Preparing for retirement is tricky, and it takes a lot of hard work and sacrifices to be able to save enough to enjoy your golden years comfortably.
Despite the challenges of accumulating enough savings to retire comfortably, 38% of retirees say they felt either extremely or very confident in their savings before they retired, according to a poll from the Associated Press-NORC Center for Public Affairs Research.
That may sound like a good thing -- and on the surface, it is. There are plenty of startling statistics about how unprepared the average American is for retirement, so it appears to be a positive shift when nearly four in 10 workers say they are confident in their savings.
However, confidence can sometimes be dangerous, because it encourages you to let your guard down. The average retiree is expected to outlive their savings by around eight to 10 years, according to a study from the World Economic Forum, so even though so many current retirees are confident about how much they have saved, the average retiree will still likely run out of money at some point.
Retirement is more expensive than you may think, and underestimating how much you need to save can lead to a financial disaster down the road. Here's how to ensure you're accurately estimating the cost of retirement so you can be truly confident in your savings.
The true cost of retirement
How much your retirement will cost depends on your lifestyle, so it differs for everyone. That said, it may be more expensive than you'd expect.
The average American age 65 and older spends around $46,000 per year, according to the U.S. Bureau of Labor Statistics. At that rate, if you were to spend, say, 25 years in retirement, you'd end up spending roughly $1.15 million -- not accounting for inflation.
Also, if you face expensive health issues as you age, healthcare costs could cause your spending to skyrocket. Long-term care alone can cost hundreds of thousands of dollars; you can expect to pay around $6,800 per month for a semiprivate room in a nursing home, according to the U.S. Department of Health and Human Services, which adds up to approximately $81,600 per year. Roughly 70% of retirees will need long-term care at some point, according to the Department of Health and Human Services, and the average person who needs long-term care requires it for around three years. At $81,600 per year, that's a total cost of nearly a quarter of a million dollars.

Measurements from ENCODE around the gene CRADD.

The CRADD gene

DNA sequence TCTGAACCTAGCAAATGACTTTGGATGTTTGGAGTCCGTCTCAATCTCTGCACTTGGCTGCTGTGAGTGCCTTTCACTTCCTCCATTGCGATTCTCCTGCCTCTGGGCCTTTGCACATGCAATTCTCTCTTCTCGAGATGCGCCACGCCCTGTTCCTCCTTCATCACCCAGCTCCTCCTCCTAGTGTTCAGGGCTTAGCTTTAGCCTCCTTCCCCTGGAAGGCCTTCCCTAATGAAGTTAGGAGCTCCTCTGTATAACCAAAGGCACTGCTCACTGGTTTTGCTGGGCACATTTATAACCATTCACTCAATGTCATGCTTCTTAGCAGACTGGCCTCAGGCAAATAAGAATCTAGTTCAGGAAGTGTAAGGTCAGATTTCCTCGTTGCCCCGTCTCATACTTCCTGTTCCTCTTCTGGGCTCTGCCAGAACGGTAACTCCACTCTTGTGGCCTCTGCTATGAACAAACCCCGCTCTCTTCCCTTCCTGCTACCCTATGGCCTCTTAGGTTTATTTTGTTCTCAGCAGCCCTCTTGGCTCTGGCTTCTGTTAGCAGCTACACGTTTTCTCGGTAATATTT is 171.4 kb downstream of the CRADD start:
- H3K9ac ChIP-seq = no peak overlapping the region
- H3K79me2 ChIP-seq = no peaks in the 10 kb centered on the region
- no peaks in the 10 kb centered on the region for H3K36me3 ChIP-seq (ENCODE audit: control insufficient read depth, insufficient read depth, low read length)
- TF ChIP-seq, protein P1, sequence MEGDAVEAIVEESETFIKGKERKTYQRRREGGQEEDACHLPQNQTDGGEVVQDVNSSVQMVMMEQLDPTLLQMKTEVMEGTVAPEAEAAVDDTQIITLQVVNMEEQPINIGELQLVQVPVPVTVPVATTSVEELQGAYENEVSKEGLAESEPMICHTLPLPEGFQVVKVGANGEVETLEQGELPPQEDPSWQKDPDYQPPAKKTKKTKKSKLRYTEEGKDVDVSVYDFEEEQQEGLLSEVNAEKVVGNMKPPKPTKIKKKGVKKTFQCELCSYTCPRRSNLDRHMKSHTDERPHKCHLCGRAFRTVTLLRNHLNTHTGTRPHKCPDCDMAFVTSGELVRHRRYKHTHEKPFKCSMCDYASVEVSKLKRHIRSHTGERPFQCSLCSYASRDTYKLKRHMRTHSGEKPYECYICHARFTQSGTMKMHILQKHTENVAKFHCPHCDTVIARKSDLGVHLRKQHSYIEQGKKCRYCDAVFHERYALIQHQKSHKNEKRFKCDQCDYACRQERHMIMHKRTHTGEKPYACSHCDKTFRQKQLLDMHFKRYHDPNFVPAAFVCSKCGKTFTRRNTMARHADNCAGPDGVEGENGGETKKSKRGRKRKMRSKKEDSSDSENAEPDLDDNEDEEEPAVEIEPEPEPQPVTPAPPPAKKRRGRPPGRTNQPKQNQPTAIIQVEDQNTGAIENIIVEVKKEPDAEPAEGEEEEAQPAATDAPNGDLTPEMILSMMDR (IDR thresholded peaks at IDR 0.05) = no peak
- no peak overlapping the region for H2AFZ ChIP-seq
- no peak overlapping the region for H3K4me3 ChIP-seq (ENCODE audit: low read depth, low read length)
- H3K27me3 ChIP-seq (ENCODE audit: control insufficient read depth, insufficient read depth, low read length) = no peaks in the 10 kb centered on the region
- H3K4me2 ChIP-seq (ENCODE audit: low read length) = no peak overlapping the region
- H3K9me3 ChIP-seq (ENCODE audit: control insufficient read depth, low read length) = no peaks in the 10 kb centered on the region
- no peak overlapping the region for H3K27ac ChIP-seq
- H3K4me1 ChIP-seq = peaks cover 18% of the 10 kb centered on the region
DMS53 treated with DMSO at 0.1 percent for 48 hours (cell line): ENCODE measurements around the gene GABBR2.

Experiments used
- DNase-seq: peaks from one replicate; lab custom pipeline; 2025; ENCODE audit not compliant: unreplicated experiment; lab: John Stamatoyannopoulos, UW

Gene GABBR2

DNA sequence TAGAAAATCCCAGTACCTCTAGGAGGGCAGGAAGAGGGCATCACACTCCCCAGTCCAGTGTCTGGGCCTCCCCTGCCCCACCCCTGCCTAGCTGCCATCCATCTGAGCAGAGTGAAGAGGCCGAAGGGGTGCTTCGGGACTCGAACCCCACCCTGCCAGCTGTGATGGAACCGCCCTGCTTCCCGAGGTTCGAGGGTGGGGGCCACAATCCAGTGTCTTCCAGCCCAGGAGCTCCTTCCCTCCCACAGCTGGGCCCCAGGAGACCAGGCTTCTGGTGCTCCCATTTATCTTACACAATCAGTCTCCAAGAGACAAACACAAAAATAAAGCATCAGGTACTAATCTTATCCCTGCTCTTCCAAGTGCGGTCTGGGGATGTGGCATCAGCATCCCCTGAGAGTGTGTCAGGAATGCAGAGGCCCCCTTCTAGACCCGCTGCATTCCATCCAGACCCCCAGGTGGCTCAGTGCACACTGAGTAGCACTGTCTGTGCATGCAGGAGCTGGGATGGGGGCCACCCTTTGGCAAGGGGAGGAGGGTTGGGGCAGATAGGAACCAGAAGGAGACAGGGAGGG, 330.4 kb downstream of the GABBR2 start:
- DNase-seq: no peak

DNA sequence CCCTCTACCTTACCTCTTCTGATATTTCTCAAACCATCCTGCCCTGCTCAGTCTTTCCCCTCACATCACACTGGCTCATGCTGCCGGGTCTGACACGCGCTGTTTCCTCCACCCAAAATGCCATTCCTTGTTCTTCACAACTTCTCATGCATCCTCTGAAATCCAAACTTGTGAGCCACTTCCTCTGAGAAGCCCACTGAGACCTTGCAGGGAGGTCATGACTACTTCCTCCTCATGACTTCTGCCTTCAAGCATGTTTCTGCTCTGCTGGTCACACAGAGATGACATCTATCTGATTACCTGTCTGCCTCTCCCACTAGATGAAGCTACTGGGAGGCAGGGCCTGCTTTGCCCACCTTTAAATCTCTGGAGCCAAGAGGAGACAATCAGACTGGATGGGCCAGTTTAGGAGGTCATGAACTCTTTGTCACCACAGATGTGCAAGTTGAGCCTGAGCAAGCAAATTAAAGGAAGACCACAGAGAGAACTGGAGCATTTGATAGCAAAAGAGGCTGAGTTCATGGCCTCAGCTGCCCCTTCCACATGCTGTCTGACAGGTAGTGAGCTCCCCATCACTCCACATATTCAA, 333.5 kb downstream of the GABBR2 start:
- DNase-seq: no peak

As if that number isn't hard enough to swallow, the kicker is that Medicare doesn't cover long-term care -- so all those expenses will likely have to be paid for out of pocket.
In short, retirement can be incredibly expensive. However, roughly 75% of workers think retirement will cost less than $1 million, according to a survey from American Advisors Group, and nearly 40% think it will cost less than $250,000.
This is where confidence can be dangerous when planning for retirement. If you've banked $250,000 in savings, and you're confident that's enough to last the rest of your life, you might stop saving, thinking you've reached your goal. Or you might even choose to retire early under the assumption that your savings will last as long as you need them to. While confidence itself isn't necessarily a bad thing, it's crucial that you also have realistic expectations about how far your money will go in retirement.
A realistic approach to retirement planning
It is possible to be confident about how much you have saved for retirement, but it's important to ensure you're looking at the whole picture. Several important factors affect how much retirement will cost, and misstepping on any of them can dramatically affect how far your savings go.
One of those factors is how much you expect to spend each year in retirement. Many retirees end up spending less in retirement than they did while they were working, but that's not always the case. If you have expensive plans lined up for after you leave your job, your costs could increase. And although nobody can predict exactly what type of health issues will pop up in the future, if you have a family history of a certain disease or illness, it might be worthwhile to factor that into your retirement plans -- especially if medical treatment will be expensive.
Another factor to consider is how Social Security benefits will impact your savings. Your benefits alone likely won't be enough to support you in retirement (the average check comes out to just $1,461 per month, according to the Social Security Administration), so make sure you're not going to be overreliant on them. Also, if you claim benefits before you reach your full retirement age (which is age 67 for those born in 1960 or later, or either 66 or 66 and a few months for those born before that), your monthly checks will be reduced by up to 30%. So before you claim, make sure you know how your age will affect how much you receive.
Life expectancy is another key factor to think about when planning for retirement. Although you can't predict exactly how long you'll live, estimating it will help you figure out roughly how long your savings need to last. A third of today's 65-year-olds can expect to live until at least age 90, according to the SSA, so it's likely you could spend several decades in retirement.
Once you have as much information as possible about the costs you'll face in retirement, pop those numbers into a retirement calculator to see what you should aim to have saved by the time you retire. With that number in mind, you'll know what you'll need to save in order to feel confident your money will last the rest of your life.
Of course, there's no way to guarantee your savings will last as long as you need them to. However, the more time you spend planning for retirement and understanding how much it will cost, the more confident you'll be knowing you've done everything you can to prepare for the future.